Shift investments into tax-advantaged accounts
That should not include municipal bonds. Remember, they count toward provisional income. Consider shifting taxable investments into things like annuities. Those might be fixed index, fixed or variable annuities. Of course, transferring taxable investments may generate capital gains. Carefully examine the most tax efficient ways to move money, including cash investments.
Roth IRAs are one of the best vehicles to reduce taxable income. You can contribute up to $6,000 to a Roth IRA if you fall below the income restrictions. You can add another $1,000 if you are over age 50, bringing the total to $7,000 for 2019. If you hold the Roth IRA for five years, you can withdraw the money tax-free. If you do that while under age 59 1/2, you will pay a 10% early withdrawal penalty. This income does not count toward provisional income for Social Security tax calculations.
If you make too much money and don't qualify for a Roth contribution, consider converting some or all of your traditional IRAs to Roth IRAs. The downside to converting is that you must pay the tax on the converted amount for the year in which the conversion takes place.
An excellent strategy to reduce the big tax hit is to do a Roth conversion ladder. In the ladder strategy, you would convert smaller amounts of your traditional IRAs over several years. The amount of each year's conversion should be below what would move you into a higher marginal tax bracket. The sooner you start the conversation strategy, the more money you can get into the accounts before starting Social Security.
If you make too much money but don't want to convert, another option is the backdoor Roth IRA. The backdoor Roth IRA is simple on the surface. The first step is to make a non-deductible contribution to an IRA. Income limits do not apply for non-deductible IRAs. Once the IRA is in place, the second step is to convert the traditional IRA to a Roth IRA. Here is where some potential pitfalls come into place.
If you have traditional IRAs funded with pre-tax dollars, Roth IRAs funded by converting traditional IRAs, and other non-deductible IRAs, any withdrawals will be subject to the pro-rata rule. That means you will pay taxes on the converted money. The percentage taxed varies based on the pro rata calculation. Read more about that in this post.
Take IRA distributions early
Required minimum distributions (RMDs) must be taken by April 1 the year following the year in which you turn age 70 1/2. You have no options on that. Though they don't directly count when calculating provisional income, they do count toward total taxable income. Adding the RMD income from IRAs to your total taxable income could move you into a higher tax bracket, thus increasing the tax on your Social Security.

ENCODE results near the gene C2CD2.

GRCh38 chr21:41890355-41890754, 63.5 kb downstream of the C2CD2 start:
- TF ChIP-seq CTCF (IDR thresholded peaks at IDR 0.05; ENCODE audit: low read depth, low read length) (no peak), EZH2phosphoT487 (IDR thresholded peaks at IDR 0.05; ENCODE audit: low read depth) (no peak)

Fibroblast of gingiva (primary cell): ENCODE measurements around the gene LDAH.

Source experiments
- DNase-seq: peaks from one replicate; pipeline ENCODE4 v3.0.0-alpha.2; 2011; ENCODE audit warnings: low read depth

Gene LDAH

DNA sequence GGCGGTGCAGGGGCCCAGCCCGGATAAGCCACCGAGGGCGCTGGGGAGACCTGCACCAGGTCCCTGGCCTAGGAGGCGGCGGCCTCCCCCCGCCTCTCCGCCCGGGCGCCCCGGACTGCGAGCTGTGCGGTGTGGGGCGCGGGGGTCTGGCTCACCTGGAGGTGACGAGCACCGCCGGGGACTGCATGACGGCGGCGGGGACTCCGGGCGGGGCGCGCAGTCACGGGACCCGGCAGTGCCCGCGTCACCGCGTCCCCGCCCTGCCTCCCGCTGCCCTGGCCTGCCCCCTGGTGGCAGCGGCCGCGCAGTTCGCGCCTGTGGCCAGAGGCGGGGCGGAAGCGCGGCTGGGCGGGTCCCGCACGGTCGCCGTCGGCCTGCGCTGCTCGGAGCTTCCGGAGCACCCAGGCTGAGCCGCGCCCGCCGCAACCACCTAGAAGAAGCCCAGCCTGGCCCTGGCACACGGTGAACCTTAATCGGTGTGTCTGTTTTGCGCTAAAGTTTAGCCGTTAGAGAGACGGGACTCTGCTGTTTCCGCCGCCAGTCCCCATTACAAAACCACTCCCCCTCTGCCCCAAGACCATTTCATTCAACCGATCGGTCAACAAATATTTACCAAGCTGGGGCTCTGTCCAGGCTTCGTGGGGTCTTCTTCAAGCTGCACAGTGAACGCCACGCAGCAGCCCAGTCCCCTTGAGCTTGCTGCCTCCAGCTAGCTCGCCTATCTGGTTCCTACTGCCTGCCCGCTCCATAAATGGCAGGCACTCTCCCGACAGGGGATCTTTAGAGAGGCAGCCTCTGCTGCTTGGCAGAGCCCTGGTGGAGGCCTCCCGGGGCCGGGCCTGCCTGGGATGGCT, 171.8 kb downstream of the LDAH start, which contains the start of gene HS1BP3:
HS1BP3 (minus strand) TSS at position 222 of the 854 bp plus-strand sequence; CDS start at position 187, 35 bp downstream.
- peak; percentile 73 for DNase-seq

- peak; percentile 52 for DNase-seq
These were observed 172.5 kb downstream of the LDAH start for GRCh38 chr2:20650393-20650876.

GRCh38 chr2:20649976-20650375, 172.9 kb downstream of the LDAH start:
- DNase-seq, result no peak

It's best to find a way to reduce the IRA income before claiming Social Security. How? Take money from your IRAs before age 70 1/2 when you have no choice. That way, you control how much you take on how much tax you pay on them.
Delay claiming Social Security
The longer you delay claiming, the longer you delay having to pay tax on your benefit. If you take advantage of the strategies above before claiming, you may be able to reduce your taxable income enough to reduce or eliminate taxes on your Social Security income.
Reduce lifestyle expenses
Lifestyle creep is a topic you hear a lot about these days. Lifestyle creep occurs when our income increases and we spend the increase on things we couldn't afford before the increase. Those things that were out of reach now become necessities (in our minds). It's a dangerous habit that causes us to go into debt and increase the stress in our lives. It's better to bank the salary increases and maintain the current lifestyle.
Better yet, find ways to reduce expenses, so you require less income to live comfortably. Expense reduction should be a mindset long before retirement. If we need less money to live, we can delay claiming Social Security, reduce our tax burden, and have a less stressful retirement. Paying down debt is a big part of the expense reduction strategy/.
The earnings test
One last thing to cover, not necessarily tax related, is the earnings test that Social Security applies. When you apply for your benefits before FRA, your benefits get permanently reduced. Refer back to the chart above to find out how much.
If you're working while receiving your benefits, the SSA applies an earnings test that, if you fail, will reduce your benefit even more. Here's a chart of the last five years of the lower and upper limits of earnings for the test.
Source: Social Security Administration
For those exceeding these income limits, SSA withholds $1 for every $2 in earnings over the lower limit. For those exceeding the higher ceiling, they withhold $1 for every $3 of income above the threshold. The income reduction is not permanent. When you reach FRA, the SSA adjusts your income to add back the amounts withheld in previous months or years. It seems like a crazy rule. It's a rule nonetheless. It's important to know this when deciding when to claim.
As you can see, the rules that govern claiming Social Security are complicated. It's important to know them to get the most out of your benefit. Taxes are a significant factor in reducing that benefit.
If you work with a financial advisor, make sure they understand Social Security and can help you make the best decisions. Many advisors are not as knowledgeable in this area as they need to be. They should be able to help you calculate your benefit, look at various options, and determine the best ways to reduce taxes on your benefit.
If you're someone who does things yourself, consider Maximize My Social Security to calculate your benefit. Laurence Kotlikoff, professor of economics at Boston University, created the software to guide the decision-making process on claiming Social Security. I would also recommend Dr. Kotlikoff's book, Get What's Yours, The Secret to Maxing Out Your Social Security. It's been revised and updated to reflect the current rules.
In my financial planning practice, one of my areas of specialty is in Social Security claiming. If I can help answer any questions or if you'd like a complimentary consultation, I'd welcome the opportunity to talk with you. Complete the contact form or go to my online calendar to schedule a no-obligation call.
It's important to take the time to learn the rules and get the most out of your Social Security income. Making a quick decision can be costly. Getting it right can add tens or hundreds of thousands of dollars to your retirement income.
Now it's your turn. Does your retirement planning include Social Security? Were you aware of the potential taxes on your benefit? Have you taken steps to reduce those taxes?